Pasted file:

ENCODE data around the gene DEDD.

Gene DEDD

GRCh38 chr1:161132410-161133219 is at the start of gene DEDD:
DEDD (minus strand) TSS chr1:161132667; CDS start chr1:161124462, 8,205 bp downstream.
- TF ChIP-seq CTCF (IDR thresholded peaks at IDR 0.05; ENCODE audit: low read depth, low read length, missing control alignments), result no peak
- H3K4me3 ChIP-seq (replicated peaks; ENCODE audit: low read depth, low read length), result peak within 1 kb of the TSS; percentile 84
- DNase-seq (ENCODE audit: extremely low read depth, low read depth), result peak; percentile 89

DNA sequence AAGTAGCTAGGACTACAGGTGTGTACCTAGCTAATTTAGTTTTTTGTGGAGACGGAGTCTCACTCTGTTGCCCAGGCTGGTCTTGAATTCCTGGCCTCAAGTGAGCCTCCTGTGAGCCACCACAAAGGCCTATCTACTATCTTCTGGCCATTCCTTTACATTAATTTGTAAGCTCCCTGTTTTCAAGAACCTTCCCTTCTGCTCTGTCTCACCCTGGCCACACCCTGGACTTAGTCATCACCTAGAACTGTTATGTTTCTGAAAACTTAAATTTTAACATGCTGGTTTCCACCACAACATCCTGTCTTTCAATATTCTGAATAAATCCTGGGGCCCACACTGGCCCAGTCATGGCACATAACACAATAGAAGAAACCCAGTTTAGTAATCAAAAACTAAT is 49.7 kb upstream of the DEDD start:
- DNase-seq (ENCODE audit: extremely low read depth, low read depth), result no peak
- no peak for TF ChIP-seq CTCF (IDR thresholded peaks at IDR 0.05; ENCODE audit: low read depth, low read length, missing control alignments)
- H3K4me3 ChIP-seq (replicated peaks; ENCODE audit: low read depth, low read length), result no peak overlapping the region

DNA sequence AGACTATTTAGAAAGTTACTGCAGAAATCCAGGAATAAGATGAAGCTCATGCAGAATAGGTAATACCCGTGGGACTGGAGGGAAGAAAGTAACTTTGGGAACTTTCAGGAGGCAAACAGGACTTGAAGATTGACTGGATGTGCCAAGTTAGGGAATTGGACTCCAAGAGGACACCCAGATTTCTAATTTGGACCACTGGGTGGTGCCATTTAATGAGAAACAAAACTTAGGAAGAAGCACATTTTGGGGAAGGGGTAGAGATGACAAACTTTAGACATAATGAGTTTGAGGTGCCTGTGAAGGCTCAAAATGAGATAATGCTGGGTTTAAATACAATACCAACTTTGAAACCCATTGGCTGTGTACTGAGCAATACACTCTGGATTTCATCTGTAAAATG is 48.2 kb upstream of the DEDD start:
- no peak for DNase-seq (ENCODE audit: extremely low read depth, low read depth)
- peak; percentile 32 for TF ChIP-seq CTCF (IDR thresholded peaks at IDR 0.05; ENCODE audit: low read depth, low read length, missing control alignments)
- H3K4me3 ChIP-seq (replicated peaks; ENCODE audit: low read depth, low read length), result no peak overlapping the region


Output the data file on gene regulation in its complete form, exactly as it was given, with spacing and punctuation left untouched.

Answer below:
ENCODE data around the gene DEDD.

Gene DEDD

GRCh38 chr1:161132410-161133219 is at the start of gene DEDD:
DEDD (minus strand) TSS chr1:161132667; CDS start chr1:161124462, 8,205 bp downstream.
- TF ChIP-seq CTCF (IDR thresholded peaks at IDR 0.05; ENCODE audit: low read depth, low read length, missing control alignments), result no peak
- H3K4me3 ChIP-seq (replicated peaks; ENCODE audit: low read depth, low read length), result peak within 1 kb of the TSS; percentile 84
- DNase-seq (ENCODE audit: extremely low read depth, low read depth), result peak; percentile 89

DNA sequence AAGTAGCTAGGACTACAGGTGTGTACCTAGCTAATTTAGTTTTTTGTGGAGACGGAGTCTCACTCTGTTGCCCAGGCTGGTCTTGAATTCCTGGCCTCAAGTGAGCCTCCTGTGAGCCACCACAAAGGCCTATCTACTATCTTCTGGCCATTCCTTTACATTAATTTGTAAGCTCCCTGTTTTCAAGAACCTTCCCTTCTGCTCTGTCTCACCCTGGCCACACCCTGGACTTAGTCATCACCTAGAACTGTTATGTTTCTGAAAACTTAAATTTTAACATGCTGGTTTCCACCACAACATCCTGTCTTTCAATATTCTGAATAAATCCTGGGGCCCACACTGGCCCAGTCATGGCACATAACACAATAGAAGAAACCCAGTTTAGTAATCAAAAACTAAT is 49.7 kb upstream of the DEDD start:
- DNase-seq (ENCODE audit: extremely low read depth, low read depth), result no peak
- no peak for TF ChIP-seq CTCF (IDR thresholded peaks at IDR 0.05; ENCODE audit: low read depth, low read length, missing control alignments)
- H3K4me3 ChIP-seq (replicated peaks; ENCODE audit: low read depth, low read length), result no peak overlapping the region

DNA sequence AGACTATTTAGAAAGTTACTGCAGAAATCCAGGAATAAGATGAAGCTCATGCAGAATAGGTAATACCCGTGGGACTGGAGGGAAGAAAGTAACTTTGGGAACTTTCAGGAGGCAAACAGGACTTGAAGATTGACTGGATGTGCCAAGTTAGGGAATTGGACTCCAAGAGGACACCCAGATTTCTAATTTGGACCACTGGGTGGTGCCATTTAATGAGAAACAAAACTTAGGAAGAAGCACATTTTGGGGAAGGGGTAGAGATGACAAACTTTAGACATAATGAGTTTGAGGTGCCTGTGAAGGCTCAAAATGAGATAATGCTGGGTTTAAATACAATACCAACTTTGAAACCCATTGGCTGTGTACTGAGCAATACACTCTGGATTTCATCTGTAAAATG is 48.2 kb upstream of the DEDD start:
- no peak for DNase-seq (ENCODE audit: extremely low read depth, low read depth)
- peak; percentile 32 for TF ChIP-seq CTCF (IDR thresholded peaks at IDR 0.05; ENCODE audit: low read depth, low read length, missing control alignments)
- H3K4me3 ChIP-seq (replicated peaks; ENCODE audit: low read depth, low read length), result no peak overlapping the region